Release of Dutch Reporters Sparks Call for Europe-Wide Action to Protect Sources

The European Federation of Journalists (EFJ) today called for European-wide action to strengthen the rights of journalists after a court in The Hague ordered the release of two newspaper journalists who were jailed on Tuesday for refusing to reveal sources.

“It’s time for European countries to agree to a common position that puts an end to legal uncertainty and dispels the intimidating atmosphere surrounding reporters when they carry out investigative work,” said Aidan White, EFJ General Secretary.

On Monday, Bart Mos and Joost de Haas, veteran reporters for the Netherlands largest newspaper de Telegraaf, were detained when they refused to name their sources when they were called as witnesses in a case against the agent who is suspected of leaking secret dossiers from the AIVD, the Dutch intelligence service, to the underworld. The two reporters had written a story about the affair.

Their detention led to a storm of protest in the Netherlands. Dutch Labour MP Aleid Wolfsen wants to introduce legislation defining the circumstances under which journalists are allowed to protect their sources. The EFJ and the global journalists’ group the International Federation of Journalists backed protests over detentions by the Dutch Association of Journalists (NVJ) and the Dutch Society of Chief Editors.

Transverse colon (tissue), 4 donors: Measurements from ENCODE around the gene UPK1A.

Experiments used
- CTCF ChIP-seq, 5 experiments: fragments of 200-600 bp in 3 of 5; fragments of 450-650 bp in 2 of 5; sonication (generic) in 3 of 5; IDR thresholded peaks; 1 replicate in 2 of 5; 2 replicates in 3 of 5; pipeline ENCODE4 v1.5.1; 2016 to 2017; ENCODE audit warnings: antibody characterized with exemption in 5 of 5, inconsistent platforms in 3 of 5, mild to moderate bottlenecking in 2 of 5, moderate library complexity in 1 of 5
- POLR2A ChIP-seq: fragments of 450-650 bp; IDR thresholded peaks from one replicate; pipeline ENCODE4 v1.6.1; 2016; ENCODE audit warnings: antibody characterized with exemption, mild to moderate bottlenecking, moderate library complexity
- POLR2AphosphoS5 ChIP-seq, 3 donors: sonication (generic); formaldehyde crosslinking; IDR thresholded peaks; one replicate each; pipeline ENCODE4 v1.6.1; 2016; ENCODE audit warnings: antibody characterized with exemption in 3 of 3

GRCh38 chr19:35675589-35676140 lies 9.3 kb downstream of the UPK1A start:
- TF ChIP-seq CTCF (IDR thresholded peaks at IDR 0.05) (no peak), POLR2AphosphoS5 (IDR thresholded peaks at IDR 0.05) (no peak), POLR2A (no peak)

While the EFJ welcomed the decision to release the journalists, it claims that across Europe there is increasing concern among journalists over pressure from police, security forces and governments to name their contacts.

“In the Netherlands, Latvia, Britain, Ireland, Germany, Italy and Denmark we have witnessed actions, legal and illegal, by officials trying to discover who journalists are talking to,” said White. “This intimidating atmosphere is intolerable and it is time for a common commitment in Europe to create national conditions recognising a journalists’ right to confidentiality, which is already protected by Article 10 of the European Convention on Human Rights.”

The EFJ says the European Human Rights Court has underscored this right, but at national level there is still not enough legal protection. The EFJ was commenting as a landmark decision is awaited on Monday in Denmark, where three journalists working for Berlingske Tidende newspaper will hear the verdict in a case where they are accused of publishing confidential documents, which exposed as false government claims over the presence of weapons of mass destruction in Iraq. The journalists face fines or up to two years in prison if they are convicted.

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The EFJ represents more than 260,000 journalists in over 30 countries